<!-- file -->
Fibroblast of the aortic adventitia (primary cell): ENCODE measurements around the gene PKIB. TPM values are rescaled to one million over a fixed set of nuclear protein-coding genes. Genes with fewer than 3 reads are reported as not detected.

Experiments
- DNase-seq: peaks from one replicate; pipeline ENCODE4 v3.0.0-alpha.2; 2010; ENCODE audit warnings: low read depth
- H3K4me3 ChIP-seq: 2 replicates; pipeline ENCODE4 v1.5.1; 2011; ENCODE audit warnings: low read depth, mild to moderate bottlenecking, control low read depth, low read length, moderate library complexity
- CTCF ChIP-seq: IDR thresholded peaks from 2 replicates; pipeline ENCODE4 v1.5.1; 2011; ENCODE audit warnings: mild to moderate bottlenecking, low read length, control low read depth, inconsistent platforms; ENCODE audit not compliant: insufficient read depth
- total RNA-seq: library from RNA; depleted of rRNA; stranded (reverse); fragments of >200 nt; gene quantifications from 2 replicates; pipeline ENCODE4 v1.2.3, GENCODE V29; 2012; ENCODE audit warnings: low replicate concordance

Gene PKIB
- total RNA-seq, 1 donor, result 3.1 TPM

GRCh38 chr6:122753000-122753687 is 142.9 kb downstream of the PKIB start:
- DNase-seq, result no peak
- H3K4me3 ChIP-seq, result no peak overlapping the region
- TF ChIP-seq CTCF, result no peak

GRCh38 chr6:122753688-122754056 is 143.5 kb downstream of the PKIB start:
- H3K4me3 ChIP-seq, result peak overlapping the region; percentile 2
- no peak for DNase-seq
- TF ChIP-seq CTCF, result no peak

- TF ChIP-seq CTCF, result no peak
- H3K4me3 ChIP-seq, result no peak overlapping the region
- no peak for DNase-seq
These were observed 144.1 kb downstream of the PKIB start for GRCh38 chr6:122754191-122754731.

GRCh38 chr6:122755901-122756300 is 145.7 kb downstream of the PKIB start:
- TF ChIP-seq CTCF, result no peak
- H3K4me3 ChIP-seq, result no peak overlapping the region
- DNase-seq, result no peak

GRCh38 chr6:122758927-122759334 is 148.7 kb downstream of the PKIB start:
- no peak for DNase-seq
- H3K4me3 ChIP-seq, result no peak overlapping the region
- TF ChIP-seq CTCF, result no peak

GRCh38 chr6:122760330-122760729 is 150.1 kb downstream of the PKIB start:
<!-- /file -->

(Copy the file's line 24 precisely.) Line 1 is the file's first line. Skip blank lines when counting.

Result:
- DNase-seq, result no peak